Outside Ski Turns

Activity Description:

These turns are skied from transition thru shaping phase with only the outside ski on the snow. Inside ski is lifted and remains parallel to other ski and slope through the majority of the turn.

Why This Activity Will Be Useful:

The ability to control pressure from ski to ski and direct pressure toward the outside ski is a key fundamental in all levels of skiing. Being skillful at adjusting body movements to manage ski to ski pressure is essential for higher level skiing whether in short turns, high speed carving, or variable conditions. This activity specifically develops movements and skills that can then be adapted to be able to ski on either ski at any point in a turn, a valuable skill in varied snow and terrain.

What the Skis Do (EFFECT):

• Outside ski is pressured though majority of the turn
• Inside ski is lifted off snow before control phases of turn (L2)
• New inside ski is lifted off the snow prior to edge change (L3)
• Inside ski is roughly parallel to the snow surface when off the snow
• Forward pressure on the shovel of the ski engages the skis sidecut and begins to shape the turn.
• Ski creates round brushed/drifted arc that controls speed in Level 2 Performance
• Ski creates a round carved arc in Level 3 performance

How the Body Moves (CAUSE):

• Flexion of the (old) outside leg lifts the foot/ski off the snow
• Flexion on the new outside ankle and extension of the same knee move the CoM forward along the length of the ski through initiation and shaping phases
• Tipping/rolling the old inside/new outside ankle changes the skis’ edge from finish through initiation
• Subtle tipping and turning movements of the outside leg adjust the turn shape through all phases.
• Tipping and turning movements originate in the legs under a stable upper body
• Hip angulation is used to direct pressure toward the outside ski

Where: Choose a safe low traffic area for this activity.
• L2 – Green/blue terrain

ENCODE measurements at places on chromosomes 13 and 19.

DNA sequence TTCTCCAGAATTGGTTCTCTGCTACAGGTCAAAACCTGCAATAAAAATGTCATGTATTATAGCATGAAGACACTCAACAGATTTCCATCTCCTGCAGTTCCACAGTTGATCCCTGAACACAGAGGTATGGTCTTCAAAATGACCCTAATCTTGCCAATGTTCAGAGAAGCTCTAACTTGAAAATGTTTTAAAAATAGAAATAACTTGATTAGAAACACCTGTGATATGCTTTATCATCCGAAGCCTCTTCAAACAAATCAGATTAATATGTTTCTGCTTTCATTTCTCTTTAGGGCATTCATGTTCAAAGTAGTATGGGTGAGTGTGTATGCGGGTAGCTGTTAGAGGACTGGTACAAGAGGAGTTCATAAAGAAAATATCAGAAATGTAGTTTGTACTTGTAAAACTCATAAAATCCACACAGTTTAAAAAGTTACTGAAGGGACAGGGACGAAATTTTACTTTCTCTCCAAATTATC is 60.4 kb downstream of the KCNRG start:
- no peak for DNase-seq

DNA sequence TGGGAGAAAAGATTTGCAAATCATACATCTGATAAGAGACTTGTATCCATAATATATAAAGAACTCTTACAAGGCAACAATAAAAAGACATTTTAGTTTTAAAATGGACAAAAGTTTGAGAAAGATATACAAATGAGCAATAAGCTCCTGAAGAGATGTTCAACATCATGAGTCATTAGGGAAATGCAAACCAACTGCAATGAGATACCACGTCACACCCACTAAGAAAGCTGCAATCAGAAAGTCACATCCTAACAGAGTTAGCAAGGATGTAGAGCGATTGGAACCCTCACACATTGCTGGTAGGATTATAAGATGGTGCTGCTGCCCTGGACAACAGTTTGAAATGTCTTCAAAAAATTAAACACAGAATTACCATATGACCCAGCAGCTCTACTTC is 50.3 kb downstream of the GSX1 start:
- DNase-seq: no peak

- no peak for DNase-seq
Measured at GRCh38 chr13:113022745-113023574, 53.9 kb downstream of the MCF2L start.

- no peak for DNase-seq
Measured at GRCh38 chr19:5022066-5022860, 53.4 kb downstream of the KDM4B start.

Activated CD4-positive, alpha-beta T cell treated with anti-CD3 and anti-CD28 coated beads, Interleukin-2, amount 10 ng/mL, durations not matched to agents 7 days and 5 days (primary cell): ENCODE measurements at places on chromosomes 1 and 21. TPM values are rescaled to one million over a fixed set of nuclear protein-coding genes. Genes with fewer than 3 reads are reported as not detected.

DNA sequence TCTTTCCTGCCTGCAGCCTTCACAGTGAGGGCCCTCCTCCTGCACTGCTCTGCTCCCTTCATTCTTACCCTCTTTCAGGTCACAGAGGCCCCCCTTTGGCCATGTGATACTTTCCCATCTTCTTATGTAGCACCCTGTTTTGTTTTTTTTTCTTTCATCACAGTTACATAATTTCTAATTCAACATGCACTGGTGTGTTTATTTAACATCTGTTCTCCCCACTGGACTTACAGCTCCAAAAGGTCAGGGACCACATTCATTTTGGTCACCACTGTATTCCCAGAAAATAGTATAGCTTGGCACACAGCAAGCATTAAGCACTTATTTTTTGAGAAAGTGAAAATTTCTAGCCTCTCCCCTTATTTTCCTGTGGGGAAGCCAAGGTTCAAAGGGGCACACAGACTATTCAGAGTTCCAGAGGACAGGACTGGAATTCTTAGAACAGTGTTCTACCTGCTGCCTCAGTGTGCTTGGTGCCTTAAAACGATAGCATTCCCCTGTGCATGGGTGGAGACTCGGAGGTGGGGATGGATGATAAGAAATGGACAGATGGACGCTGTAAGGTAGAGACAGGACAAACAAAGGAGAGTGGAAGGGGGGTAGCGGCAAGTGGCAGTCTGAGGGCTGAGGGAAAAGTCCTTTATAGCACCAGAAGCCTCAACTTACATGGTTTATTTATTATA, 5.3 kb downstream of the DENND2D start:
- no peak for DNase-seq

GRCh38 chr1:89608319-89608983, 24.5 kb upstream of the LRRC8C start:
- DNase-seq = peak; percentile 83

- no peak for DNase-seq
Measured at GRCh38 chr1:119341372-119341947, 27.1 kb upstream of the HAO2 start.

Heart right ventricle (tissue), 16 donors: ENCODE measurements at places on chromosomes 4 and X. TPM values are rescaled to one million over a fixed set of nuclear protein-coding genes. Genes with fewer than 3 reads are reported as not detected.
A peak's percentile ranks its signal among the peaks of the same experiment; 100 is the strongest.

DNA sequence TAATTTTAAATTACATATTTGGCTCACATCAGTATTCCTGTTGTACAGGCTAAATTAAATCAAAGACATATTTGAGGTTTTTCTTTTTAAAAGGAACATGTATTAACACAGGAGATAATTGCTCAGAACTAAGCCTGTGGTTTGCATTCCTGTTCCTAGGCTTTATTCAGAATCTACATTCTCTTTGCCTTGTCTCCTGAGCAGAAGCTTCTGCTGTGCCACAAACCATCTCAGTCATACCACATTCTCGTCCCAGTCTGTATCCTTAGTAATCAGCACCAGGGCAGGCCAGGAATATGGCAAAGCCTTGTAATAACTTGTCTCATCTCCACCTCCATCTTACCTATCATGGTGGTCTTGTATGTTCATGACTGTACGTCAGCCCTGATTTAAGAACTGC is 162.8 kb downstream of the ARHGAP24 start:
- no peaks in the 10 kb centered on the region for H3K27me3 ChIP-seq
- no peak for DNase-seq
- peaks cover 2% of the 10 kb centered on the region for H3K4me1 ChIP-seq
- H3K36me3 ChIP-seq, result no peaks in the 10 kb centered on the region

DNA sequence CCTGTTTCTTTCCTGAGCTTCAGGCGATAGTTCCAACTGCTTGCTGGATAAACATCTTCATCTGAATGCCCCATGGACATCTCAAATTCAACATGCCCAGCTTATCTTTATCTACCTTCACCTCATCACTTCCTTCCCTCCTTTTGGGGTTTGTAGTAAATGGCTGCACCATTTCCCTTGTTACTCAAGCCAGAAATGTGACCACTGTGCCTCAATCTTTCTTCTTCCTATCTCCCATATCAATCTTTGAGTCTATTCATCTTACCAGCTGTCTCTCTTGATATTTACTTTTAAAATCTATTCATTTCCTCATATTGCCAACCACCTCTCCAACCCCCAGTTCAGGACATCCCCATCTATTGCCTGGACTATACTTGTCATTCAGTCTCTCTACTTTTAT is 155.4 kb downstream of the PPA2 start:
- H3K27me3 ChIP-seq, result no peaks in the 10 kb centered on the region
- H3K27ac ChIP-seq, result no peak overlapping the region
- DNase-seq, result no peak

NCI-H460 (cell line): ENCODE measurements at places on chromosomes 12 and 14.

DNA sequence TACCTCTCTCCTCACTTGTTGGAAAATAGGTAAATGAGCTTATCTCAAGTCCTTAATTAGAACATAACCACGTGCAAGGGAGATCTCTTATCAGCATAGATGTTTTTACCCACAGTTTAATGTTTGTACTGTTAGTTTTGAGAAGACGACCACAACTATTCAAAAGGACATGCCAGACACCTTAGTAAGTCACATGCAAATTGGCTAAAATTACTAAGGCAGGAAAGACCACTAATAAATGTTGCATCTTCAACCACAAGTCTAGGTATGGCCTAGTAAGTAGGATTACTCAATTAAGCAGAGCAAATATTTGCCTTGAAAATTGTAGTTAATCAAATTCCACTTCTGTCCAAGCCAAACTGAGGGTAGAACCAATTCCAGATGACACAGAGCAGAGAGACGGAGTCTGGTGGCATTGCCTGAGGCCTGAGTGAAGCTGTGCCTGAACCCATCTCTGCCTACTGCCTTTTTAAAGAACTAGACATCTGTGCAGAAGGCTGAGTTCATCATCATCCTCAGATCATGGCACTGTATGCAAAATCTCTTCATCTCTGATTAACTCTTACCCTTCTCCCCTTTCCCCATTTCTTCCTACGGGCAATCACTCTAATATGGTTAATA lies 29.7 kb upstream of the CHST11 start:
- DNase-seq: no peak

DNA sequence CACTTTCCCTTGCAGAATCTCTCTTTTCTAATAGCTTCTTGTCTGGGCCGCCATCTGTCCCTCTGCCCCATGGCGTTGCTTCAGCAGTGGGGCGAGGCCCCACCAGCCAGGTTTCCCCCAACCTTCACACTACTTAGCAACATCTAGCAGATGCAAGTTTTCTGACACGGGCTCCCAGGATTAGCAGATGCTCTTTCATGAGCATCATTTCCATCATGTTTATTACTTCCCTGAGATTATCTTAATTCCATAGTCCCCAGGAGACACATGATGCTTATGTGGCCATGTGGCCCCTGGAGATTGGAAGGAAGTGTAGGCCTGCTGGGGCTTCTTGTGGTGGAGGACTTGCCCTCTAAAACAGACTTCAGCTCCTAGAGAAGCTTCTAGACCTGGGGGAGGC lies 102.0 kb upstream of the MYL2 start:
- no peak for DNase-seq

• L3 – Blue/black Terrain

Learning/Teaching Cues:

• Traverse while alternately picking a ski off the snow (step at a slow cadence). When doing this, use flexion of the knee and hip to lift the ski. Stabilize the pelvis and torso through activation of the muscles of the core. The upper body should move very little when picking up a ski during this drill. Practice in both directions until able to do without gross upper body adjustments. (If this is challenging, first practice while stationary).
• Practice uphill arcs in a fan progression until starting from directly down the fall line. Alternately pick-up a ski as in previous exercise. Spend more time balanced on outside ski than inside ski. Note how the upper body angulates laterally to manage lateral pressure.
• Extra practice: downhill ski traverses (may at first keep uphill ski tip on snow for balance). Again, note upper body angulation/counter balancing.
• Same but traversing on uphill foot/ski only
• In activity experiment with how much hip angulation is used in what phases of the turn to explore effect on ability to turn and edge the ski.
• Linked stepping turns. Alternately pickup skis throughout turn. Spend more time balancing on outside ski. Stabilize upper body laterally to shift weight from foot to foot, flex the knee and hip to lift the ski.
• Progress from linked stepping turns to being able to pick up the inside ski as early as possible in the turn and keep it off the snow through as much of the turn as possible. May leave the tip of the inside ski on the snow at first as an aid. Keep the inside leg parallel to the outside leg, continue to tip and turn the inside leg as if it were on the snow.
• From a traverse, pick up the old downhill ski, move forward and use the foot/ankle of the old inside ski to roll the ski slowly onto it’s new edge (moving from little toe to big toe edge. Keep ankle flex on the stance leg! Turn to a stop. Repeat.
• Blend previous activity into whole turns.